A comparative study between male homosexuals' and heterosexuals' perceived paternal acceptance-rejection in childhood

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Inman, Michael Parker
Renke, W. W.
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Thesis (M.A.)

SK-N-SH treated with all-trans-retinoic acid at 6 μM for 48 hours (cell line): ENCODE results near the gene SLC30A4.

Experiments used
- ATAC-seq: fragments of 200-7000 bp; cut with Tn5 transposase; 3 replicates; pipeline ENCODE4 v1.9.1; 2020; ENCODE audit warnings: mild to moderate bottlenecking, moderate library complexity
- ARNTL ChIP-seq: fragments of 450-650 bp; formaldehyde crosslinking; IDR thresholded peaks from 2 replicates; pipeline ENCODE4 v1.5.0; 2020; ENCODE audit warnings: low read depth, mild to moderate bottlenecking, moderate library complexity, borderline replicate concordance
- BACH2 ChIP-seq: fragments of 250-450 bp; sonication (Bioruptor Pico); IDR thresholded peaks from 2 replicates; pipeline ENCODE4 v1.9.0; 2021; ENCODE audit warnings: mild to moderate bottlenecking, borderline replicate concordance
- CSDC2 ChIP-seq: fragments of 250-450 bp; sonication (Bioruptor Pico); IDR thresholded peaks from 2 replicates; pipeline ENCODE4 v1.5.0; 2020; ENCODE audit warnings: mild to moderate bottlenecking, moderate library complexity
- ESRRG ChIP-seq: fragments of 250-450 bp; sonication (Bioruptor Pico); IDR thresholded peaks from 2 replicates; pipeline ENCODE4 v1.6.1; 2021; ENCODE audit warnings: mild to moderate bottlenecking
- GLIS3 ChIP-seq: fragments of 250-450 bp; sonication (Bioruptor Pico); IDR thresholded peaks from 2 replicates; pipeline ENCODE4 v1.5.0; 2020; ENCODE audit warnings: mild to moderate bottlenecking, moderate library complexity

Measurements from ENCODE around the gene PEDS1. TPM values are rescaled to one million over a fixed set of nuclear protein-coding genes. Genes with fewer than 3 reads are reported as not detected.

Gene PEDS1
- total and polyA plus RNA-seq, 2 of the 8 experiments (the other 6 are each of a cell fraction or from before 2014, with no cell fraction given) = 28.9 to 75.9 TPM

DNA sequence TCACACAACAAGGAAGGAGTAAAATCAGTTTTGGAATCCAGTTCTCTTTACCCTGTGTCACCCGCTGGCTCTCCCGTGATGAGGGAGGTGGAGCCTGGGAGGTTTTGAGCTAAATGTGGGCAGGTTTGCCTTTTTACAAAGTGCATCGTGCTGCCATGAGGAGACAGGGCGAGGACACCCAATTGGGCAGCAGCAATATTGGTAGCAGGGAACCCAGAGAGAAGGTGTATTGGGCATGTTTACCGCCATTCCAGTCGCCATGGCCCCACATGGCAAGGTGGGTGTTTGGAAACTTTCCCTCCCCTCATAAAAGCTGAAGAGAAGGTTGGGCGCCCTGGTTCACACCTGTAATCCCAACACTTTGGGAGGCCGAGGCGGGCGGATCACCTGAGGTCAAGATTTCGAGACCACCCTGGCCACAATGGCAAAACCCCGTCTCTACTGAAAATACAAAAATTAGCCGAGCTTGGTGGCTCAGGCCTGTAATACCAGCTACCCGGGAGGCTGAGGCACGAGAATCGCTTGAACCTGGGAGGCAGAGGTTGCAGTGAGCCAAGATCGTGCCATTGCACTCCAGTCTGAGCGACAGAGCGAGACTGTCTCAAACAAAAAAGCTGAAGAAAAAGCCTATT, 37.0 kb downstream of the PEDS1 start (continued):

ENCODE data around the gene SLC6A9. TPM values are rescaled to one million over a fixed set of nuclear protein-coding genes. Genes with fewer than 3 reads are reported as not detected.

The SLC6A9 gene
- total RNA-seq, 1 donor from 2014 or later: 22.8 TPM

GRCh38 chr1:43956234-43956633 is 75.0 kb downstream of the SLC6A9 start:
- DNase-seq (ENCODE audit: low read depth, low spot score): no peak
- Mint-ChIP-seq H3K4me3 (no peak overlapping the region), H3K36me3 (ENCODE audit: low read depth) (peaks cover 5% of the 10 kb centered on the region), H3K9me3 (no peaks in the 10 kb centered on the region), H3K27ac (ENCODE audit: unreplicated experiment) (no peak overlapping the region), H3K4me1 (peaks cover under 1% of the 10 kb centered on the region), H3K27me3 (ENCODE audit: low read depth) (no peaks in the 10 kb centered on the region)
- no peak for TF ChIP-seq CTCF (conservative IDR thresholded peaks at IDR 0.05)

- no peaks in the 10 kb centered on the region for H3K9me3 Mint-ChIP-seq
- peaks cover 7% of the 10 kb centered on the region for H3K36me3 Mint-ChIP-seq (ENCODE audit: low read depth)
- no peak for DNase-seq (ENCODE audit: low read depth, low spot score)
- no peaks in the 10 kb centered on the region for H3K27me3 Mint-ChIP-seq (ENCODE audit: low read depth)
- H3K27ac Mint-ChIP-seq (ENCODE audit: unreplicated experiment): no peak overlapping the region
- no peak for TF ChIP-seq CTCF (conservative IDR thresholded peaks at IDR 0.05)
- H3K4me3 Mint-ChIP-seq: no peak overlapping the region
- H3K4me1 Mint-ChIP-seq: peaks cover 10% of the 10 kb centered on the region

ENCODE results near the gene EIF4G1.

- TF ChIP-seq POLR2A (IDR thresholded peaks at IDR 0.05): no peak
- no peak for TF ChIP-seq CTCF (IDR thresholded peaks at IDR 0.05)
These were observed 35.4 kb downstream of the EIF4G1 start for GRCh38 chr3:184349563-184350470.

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The present study examined the responses of male homosexuals' and heterosexuals' perceptions of their parent's behavior as a function of the subject's sexual orientation. The research population consisted of 117 male homosexuals and 56 male heterosexuals. The homosexual sample was derived from a nationwide sample, while the heterosexual sample was primarily a university population. Three tasks were administered to each subject in both groups. Each respondent first completed a personal information questionnaire which solicited data on age, income, and family background: In addition, the homosexual sample completed a. personal information section involving more specific information on sexual behavior and preferences. The. second task involved the Children's Report of Parental Behavior Inventory, an instrument designed to measure an individual's perceptions of his mother's and father's behavior toward himself (the individual). Subjects evaluated their parents as they would have at age 16. The third task involved a measurement of neurotic personality traits as defined by the Maudsley Personality inventory.Numerous conclusions were made. relative to homosexual parental relationships and later relationships of a sexual nature. A major finding of the study was that the homosexual sample was less neurotic than the heterosexual population used as a norm.The following general conclusions were drawn from the findings of the study:1. Neurosis is a personality disorder not significantly associated with homosexuality per se.2. Parental acceptance and autonomy may be key factors in promoting non-neurotic personality development in early childhood.3. Homsexuals do no view themselves as meeting culturally prescribed standards of the masculine sex-role.4. The majority of homosexuals engage in frequent promisuous sexual relations with a large number of partners5. Promiscuous sexual behavior is more related to relationship needs than to purely sexual needs.6. Homosexual behavior can best be viewed as "sexual acting-out" behavior which attempts to "repair" or meet early childhood strivings for paternal love and affection needs.7. The psychodynamics in the etiology of homosexuality are similar to those in the development of heterosexuality, with reversed poles. The male child, having supressed his heterosexual desires for the mother because of her own repressed incestuous inhibitions, seeks a reparitive relationshp with a detached or hostile father through a vicarious relationship with the mother.8. Parents who wish to facilitate heterosexual development in their sons should foster an affectionate, accepting relationship with the son in which the mother and father have a good love relationship with one another.